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PHILIP HERSH / ON FIGURE SKATING

Ashley Wagner largely overlooked among female skaters

Wagner is the only U.S. woman to qualify for the Grand Prix Final that begins Friday in Tokyo, but the focus has been on everyone else.

December 01, 2009|By Philip Hersh

This is the buzz, such as it is, about U.S. women's figure skating this season:

Can either or both of the one-time child prodigies, Caroline Zhang and Mirai Nagasu, get their grooves back at age 16?

Is Sasha Cohen's comeback turning into an alleged comeback?

Will reigning U.S. champion Alissa Czisny ever be able to have two decent programs in the same event?

Is Rachael Flatt's consistency enough to make her an Olympic medal contender?

Does Emily Hughes, whose comeback is real, have a prayer of making a second Olympic team?

In short, the buzz is about everyone but Ashley Wagner, the only U.S. woman to qualify for the Grand Prix Final beginning Friday in Tokyo, and that is just fine with her.

"I always skate better as the underdog," Wagner said by telephone before leaving for Japan. "I would like to think I'm the dark horse of this event."

Luck of the competitive draw helped Wagner earn the Grand Prix finishes -- second in Russia, third in Japan -- that made her one of the six finalists. But Wagner also got there by beating Czisny and 2008 world champion Mao Asada of Japan in Russia as well as reigning European champion Laura Lepisto of Finland in Japan.

And it really isn't that odd to think of Wagner, 18, as the leading U.S. woman, given a victory in the long program that left her fourth overall at last year's nationals.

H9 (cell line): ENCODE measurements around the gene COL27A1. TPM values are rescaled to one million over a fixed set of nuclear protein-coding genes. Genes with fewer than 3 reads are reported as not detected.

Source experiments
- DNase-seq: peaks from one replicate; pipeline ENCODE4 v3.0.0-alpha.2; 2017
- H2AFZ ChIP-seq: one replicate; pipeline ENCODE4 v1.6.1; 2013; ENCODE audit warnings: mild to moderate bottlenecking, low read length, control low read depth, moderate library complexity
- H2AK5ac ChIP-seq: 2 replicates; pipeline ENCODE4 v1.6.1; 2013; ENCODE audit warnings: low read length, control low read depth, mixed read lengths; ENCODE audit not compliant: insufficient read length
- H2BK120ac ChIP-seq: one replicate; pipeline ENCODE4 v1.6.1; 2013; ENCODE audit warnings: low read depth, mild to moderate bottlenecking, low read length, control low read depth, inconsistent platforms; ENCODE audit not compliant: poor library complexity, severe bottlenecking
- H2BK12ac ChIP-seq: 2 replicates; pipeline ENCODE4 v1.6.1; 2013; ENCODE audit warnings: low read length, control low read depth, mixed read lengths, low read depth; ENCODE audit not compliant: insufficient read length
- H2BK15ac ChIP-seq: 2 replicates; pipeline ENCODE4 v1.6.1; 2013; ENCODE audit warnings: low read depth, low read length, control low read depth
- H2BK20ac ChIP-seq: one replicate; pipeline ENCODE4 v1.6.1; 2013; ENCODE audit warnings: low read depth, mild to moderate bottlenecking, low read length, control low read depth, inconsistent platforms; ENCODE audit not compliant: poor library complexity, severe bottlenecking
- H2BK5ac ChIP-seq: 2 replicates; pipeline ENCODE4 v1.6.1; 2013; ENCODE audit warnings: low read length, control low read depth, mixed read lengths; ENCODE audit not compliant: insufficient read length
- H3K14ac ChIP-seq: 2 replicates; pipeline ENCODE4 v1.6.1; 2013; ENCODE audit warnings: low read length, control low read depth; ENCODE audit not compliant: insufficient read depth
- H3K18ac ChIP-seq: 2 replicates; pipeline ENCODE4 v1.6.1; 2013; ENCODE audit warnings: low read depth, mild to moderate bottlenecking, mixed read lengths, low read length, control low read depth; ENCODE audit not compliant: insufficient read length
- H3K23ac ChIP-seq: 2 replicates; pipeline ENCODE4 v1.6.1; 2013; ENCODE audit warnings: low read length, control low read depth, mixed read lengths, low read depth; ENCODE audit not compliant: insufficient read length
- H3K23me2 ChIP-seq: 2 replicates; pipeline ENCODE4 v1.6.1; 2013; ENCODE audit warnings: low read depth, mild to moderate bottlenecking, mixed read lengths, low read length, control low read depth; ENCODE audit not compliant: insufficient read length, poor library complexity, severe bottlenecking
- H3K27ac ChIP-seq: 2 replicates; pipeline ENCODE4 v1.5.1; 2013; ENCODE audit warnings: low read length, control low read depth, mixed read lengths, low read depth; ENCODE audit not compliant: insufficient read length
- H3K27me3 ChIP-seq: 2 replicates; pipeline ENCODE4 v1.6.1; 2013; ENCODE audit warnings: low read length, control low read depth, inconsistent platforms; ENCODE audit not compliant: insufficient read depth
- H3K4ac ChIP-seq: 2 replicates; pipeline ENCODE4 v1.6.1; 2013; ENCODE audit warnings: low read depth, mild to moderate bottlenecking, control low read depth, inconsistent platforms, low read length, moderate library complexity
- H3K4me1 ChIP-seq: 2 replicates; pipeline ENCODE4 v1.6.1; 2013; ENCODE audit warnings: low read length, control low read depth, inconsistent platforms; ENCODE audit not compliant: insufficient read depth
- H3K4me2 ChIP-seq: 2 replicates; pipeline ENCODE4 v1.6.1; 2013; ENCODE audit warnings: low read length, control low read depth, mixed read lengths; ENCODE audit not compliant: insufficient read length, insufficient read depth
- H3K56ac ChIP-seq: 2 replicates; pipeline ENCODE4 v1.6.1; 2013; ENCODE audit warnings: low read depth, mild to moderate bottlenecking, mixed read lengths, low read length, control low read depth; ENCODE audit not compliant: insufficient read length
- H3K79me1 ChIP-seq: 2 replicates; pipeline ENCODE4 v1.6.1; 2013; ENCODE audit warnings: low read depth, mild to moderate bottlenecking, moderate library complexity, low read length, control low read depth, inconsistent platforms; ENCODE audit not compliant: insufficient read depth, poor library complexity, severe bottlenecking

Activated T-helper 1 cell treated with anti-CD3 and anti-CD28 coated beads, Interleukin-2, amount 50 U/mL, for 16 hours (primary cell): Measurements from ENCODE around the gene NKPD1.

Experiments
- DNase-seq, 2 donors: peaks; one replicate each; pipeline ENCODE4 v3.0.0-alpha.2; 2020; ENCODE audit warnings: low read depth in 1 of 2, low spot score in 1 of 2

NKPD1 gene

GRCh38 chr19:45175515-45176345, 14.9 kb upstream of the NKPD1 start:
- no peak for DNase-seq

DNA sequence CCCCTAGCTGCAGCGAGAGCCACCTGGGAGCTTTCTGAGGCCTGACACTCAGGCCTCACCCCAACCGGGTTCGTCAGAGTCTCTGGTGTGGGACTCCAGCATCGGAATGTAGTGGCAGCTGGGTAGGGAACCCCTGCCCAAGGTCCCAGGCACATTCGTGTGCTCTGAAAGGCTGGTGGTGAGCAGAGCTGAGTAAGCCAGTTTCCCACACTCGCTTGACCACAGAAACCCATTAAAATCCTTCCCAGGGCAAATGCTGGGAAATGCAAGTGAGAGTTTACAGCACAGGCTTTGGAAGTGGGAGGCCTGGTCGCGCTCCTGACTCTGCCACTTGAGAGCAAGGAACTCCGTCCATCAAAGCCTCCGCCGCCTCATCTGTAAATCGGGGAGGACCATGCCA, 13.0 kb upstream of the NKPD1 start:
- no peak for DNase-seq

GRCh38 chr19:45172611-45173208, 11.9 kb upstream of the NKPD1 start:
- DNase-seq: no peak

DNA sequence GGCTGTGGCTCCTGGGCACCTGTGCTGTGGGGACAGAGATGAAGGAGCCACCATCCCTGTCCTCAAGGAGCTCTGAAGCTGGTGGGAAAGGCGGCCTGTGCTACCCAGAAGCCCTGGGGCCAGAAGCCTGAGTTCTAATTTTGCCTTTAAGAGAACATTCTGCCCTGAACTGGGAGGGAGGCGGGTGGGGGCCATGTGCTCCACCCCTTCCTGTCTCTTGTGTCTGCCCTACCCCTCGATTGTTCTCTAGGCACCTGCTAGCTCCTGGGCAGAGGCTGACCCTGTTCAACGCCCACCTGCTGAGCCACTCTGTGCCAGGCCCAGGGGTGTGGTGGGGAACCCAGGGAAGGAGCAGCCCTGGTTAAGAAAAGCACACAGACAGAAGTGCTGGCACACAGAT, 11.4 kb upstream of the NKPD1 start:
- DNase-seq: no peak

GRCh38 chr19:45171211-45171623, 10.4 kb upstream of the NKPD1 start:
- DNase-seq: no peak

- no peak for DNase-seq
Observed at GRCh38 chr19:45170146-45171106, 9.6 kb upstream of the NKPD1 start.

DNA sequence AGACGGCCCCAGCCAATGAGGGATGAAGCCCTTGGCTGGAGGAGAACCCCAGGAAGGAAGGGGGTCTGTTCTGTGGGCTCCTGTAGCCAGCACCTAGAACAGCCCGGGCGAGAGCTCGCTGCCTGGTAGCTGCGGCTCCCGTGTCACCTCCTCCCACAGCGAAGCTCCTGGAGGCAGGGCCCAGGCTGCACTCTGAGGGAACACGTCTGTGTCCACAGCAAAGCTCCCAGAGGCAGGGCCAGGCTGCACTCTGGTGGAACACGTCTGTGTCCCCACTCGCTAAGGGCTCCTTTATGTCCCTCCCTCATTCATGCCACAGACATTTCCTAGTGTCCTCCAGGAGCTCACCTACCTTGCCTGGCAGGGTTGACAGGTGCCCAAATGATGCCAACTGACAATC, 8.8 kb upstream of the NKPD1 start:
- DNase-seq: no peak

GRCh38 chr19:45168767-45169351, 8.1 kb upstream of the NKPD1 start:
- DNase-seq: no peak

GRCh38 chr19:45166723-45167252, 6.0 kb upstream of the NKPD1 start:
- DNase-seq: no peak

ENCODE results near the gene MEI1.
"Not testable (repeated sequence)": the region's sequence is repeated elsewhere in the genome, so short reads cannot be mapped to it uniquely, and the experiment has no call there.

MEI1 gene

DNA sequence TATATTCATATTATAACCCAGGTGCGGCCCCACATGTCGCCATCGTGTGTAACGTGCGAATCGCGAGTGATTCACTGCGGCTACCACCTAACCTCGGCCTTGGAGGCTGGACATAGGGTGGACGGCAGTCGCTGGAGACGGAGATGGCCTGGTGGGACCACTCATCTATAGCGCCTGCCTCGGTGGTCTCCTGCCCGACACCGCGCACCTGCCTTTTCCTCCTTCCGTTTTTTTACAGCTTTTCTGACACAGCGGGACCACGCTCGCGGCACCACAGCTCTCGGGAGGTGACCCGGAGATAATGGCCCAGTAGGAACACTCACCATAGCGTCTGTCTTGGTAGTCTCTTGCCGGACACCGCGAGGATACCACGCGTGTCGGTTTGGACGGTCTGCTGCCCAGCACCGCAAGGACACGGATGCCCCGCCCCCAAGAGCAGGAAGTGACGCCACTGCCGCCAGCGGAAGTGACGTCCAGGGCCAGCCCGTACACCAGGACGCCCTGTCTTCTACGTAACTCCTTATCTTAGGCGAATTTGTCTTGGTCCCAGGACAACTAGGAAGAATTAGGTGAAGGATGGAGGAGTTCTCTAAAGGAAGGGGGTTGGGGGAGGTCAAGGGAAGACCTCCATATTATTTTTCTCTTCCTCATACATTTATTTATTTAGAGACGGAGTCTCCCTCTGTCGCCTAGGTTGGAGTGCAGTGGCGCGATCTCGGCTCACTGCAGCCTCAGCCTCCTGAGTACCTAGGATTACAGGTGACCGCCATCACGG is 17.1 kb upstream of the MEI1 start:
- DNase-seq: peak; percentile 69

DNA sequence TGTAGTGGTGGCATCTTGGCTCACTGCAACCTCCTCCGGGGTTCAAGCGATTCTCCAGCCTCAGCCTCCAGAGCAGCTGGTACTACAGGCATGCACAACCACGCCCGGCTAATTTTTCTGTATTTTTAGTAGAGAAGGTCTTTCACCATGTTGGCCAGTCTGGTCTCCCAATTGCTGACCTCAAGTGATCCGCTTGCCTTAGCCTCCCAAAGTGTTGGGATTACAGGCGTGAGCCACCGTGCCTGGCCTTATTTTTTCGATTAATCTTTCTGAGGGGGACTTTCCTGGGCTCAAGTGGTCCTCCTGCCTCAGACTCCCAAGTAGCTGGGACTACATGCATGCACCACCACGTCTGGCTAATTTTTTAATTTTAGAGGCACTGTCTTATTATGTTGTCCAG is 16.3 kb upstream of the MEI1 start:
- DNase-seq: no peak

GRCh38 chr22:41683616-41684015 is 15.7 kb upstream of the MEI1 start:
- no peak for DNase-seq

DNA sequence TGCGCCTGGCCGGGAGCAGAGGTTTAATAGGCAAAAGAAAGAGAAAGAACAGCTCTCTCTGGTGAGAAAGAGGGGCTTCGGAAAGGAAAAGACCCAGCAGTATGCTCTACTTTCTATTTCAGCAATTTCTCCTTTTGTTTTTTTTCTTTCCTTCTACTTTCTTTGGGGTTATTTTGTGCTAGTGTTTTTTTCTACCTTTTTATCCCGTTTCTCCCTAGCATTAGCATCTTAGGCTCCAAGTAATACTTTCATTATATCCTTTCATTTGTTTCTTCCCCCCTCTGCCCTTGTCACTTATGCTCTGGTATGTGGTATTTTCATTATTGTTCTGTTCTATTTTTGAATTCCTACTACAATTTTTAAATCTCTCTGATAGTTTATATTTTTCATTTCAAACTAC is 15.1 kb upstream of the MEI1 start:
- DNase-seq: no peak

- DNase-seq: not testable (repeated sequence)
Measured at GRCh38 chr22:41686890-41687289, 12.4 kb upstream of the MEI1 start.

Wagner had bombed to 12th in the short program, disheartened after botching the opening triple-triple jump combination. The performance in the long program was good enough to make her heart skip a beat -- until it began doing that literally.

Two weeks before the World Junior Championships in Sofia, Bulgaria, at which she would finish third, Wagner began having heart palpitations. They got so bad one day during the competition that doctors ran an EKG on Wagner at the rink, according to her coach, Priscilla Hill.

The causes, Wagner said, turned out to be, dehydration, stress and training too hard.

"I have to do everything in moderation, drink more water and try to calm down a bit," Wagner said. "Every now and then it still bugs me."

The irony behind the problem is, Wagner says, a "military upbringing made me very good at controlling my emotions."

Wagner's father, Eric, is a retired Army lieutenant colonel who now works for Honeywell in government relations. She was born in Germany and moved nine times before the family settled in the Virginia suburbs of Washington.

Having graduated from high school last June, she now lives with Hill near the Delaware rink where the coach works. Since she does not yet have a driver's license, Wagner stays at the rink as long as her coach does -- about 11 hours a day. That gives her time for homework in the online courses she is taking from Northern Virginia Community College.

Wagner began working with Hill a few months after her third-place finish at 2008 nationals earned her an unexpected trip to the 2008 senior world meet.

She became the de facto leader of that U.S. world team because the two people who had finished ahead of her at nationals, Nagasu and Flatt, both were below the age minimum. But Wagner wound up 16th, lowest of the three U.S. entrants.

"It definitely wasn't the best experience for me," Wagner said. "I didn't understand what it meant to be there, and I skated like that. I learned how much you need to focus on what you are there for."

Her focus this season, like that of all the leading U.S. women, is to earn one of just two places at the 2010 Winter Olympics, a selection that largely will depend on results of January's U.S. Championships. "It's all going to come down to the long program at nationals," Hill said.

While Wagner insists she has a "nothing to lose" mind-set about this season, she does have the number "2010" in her e-mail address.

"I have learned when I hold back, it is going to be a mediocre performance," Wagner said. "If I go all-out, there is the risk of not skating so well and the chance to do something amazing."

And have the buzz be about her.

phersh@tribune.com

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